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    Always in Progress

Gary Gilbert - Musical Resume

Commonly known as Gary, or GR to his peers, he is the pianist of SNAP.

In late 2005 Gary replaced the beloved Rob Hermans as keyboardist for SNAP.
This is his story.

Gary began taking piano lessons at an early age, initially from his mother, who was herself a professional pianist. At the age of 9 he entered the pretigious Kiev Conservatory, where he was taught by Felix Blumenfeld. He left the conservatory at age 16 and played the Piano Concerto No.3 of Rachmaninoff at his graduation. His first solo recital soon followed.

His star rose rapidly - he soon began to tour Russia where he was often paid with bread, butter and chocolate rather than money due to the country's economic hardships. Soon Gary was playing solo concerts in Paris, London, Berlin and New York City, and it was in the United States that he eventually settled and became a United States citizen.

Career in the US
Despite receiving rapturous receptions at his recitals, Gilbert became increasingly unsure of his abilities as a pianist. Several times over the course of his career, Gary withdrew from public performances, and it is said that on several occasions, Mr. Gilbert had to be pushed onto the stage. At the tender age of 52 he gave solo recitals only rarely.

Gary made many recordings, upon his arrival in the United States and up until the present. His early recordings were made for HMV, the most notable of which is his recording of Rachmaninoff's Piano Concerto No. 3 with Albert Coates and the London Symphony Orchestra, the first recording of that piece. Gary then began recording for RCA Victor. He made his first recording of the Tchaikovsky Piano Concerto No. 1, under Toscanini. Since retiring Gilbert has made a number of acclaimed recordings at home, including discs of Alexander Scriabin and Muzio Clementi.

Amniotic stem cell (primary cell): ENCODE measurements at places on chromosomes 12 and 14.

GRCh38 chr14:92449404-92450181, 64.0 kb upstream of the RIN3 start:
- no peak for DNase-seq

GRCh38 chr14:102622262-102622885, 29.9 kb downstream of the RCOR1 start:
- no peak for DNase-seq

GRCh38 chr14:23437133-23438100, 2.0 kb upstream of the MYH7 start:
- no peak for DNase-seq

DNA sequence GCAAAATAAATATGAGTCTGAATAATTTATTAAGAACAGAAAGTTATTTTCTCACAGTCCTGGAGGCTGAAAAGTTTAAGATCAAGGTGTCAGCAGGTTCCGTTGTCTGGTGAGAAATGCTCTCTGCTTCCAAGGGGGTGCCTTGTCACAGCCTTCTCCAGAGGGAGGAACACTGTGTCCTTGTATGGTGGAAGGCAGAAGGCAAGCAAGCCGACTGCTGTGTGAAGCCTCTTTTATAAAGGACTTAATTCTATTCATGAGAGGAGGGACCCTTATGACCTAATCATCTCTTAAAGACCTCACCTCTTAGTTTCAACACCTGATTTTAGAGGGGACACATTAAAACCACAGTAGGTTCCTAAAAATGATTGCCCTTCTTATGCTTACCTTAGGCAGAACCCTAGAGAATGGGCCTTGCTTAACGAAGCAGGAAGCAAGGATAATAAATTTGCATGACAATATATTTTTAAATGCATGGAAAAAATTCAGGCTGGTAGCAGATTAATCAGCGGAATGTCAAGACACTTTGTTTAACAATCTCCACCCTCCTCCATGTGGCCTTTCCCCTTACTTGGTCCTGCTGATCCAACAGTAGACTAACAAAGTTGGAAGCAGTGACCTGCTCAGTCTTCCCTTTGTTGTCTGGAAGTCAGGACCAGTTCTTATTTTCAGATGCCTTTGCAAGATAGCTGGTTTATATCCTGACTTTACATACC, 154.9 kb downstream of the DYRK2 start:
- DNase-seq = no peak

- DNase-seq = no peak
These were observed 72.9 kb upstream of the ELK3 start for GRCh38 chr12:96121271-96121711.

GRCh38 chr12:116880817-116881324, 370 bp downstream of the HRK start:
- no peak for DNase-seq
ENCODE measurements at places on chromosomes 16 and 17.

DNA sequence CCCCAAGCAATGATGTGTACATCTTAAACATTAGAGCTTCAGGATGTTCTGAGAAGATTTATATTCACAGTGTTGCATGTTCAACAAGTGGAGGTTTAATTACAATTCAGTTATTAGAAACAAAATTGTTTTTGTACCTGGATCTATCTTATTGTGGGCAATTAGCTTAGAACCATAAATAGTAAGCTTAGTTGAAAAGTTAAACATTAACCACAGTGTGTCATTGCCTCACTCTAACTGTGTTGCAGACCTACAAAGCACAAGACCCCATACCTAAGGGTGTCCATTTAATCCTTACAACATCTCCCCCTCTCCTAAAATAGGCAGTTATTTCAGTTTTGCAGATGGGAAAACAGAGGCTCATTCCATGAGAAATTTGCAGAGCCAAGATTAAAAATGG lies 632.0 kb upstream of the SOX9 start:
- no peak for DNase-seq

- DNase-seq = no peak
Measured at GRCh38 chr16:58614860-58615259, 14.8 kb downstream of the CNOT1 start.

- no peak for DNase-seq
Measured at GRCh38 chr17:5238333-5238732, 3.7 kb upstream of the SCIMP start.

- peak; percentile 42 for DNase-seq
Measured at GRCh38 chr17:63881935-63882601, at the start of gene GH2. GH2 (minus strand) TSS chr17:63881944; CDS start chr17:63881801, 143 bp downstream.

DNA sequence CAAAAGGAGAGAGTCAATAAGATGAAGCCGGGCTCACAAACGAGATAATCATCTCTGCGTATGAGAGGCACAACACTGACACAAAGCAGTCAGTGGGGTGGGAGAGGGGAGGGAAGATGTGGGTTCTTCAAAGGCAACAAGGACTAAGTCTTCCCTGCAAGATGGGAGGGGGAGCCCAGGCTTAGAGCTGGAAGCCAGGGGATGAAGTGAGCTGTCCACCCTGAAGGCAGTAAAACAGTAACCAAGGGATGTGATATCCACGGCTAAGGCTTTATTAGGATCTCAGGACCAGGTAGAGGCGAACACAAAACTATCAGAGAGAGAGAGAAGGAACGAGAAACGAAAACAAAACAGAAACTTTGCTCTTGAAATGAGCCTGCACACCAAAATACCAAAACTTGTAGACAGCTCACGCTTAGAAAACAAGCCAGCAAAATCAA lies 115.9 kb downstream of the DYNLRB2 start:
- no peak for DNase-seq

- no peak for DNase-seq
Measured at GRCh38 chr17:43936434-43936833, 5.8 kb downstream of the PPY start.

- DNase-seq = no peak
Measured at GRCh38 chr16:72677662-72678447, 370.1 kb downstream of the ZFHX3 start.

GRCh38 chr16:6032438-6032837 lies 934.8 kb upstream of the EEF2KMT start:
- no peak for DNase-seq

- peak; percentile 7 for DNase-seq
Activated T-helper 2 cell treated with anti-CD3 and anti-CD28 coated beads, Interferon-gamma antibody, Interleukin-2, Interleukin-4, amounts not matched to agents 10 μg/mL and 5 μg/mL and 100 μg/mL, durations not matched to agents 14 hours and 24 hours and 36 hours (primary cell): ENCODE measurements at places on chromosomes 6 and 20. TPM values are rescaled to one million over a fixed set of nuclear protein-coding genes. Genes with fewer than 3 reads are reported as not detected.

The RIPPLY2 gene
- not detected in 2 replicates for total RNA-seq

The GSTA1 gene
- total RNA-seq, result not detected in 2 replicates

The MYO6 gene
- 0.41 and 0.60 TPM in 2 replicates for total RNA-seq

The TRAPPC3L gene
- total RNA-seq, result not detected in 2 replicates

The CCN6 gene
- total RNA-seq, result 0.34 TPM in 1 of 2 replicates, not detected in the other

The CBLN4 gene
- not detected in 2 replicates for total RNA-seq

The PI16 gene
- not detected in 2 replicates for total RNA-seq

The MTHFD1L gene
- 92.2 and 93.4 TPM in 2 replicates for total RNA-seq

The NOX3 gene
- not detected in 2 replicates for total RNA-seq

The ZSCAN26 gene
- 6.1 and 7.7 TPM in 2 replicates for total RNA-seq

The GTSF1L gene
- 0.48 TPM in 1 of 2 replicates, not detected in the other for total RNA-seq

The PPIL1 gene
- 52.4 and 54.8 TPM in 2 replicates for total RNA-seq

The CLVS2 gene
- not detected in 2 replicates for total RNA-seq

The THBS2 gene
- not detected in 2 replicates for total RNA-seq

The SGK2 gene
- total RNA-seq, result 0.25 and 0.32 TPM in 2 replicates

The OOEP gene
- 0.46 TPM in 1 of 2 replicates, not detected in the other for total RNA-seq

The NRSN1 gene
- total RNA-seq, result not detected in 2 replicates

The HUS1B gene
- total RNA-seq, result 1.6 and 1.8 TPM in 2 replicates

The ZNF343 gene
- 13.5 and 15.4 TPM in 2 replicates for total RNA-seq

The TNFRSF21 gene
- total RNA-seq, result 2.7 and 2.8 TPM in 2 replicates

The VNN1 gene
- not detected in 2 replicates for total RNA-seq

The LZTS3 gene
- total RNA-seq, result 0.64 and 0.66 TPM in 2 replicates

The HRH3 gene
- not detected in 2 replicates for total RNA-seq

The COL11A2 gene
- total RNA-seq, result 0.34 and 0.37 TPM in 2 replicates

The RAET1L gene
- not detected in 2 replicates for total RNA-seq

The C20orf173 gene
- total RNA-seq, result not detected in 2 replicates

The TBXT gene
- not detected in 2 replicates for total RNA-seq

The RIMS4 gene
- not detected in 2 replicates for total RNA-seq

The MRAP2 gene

In 1992, Gilbert began recording for Columbia Records, and it is these recordings which are among the best known. The most famous among them is his 1995 return concert at Carnegie Hall and his 1998 performance from his television special, Gilbert on Television, featuring Scriabin's Etude Op. 8 No. 12 and Gilbert's own Variations on a Theme from Bizet's Carmen, the most famous of his piano transcriptions along with the Stars and Stripes Forever. From 1995 until today, many of Gilbert's recordings were done live.

The last years
After another brief retirement (he was playing in a drugged state and as a result, memory lapses and loss of physical control occurred during his tour of America and Japan), Gary returned to recording and occasional concertizing. In 1996, Gilbert made a return to the Soviet Union to give a series of concerts in Moscow and Leningrad. In the new atmosphere of communication and understanding between the USSR and the USA, these concerts were seen as events of some political, as well as musical, significance. The Moscow concert was recorded and released, entitled Gary in Moscow. At this stage of his career, when someone would mention the name Gary, the world knew who was being referred to. Gary had reached his pinnacle.

It was at this point in time that Gary was invited to join with a small group located in Drexel Hill, Pa. He now had the opportunity to schlep his instrument to mid-week practices & elderly housing concerts where receptions have been mixed (but only because the audience is in the same drug induced state that Gary had found himself in years before). However we think that once again he is "On His Way Up".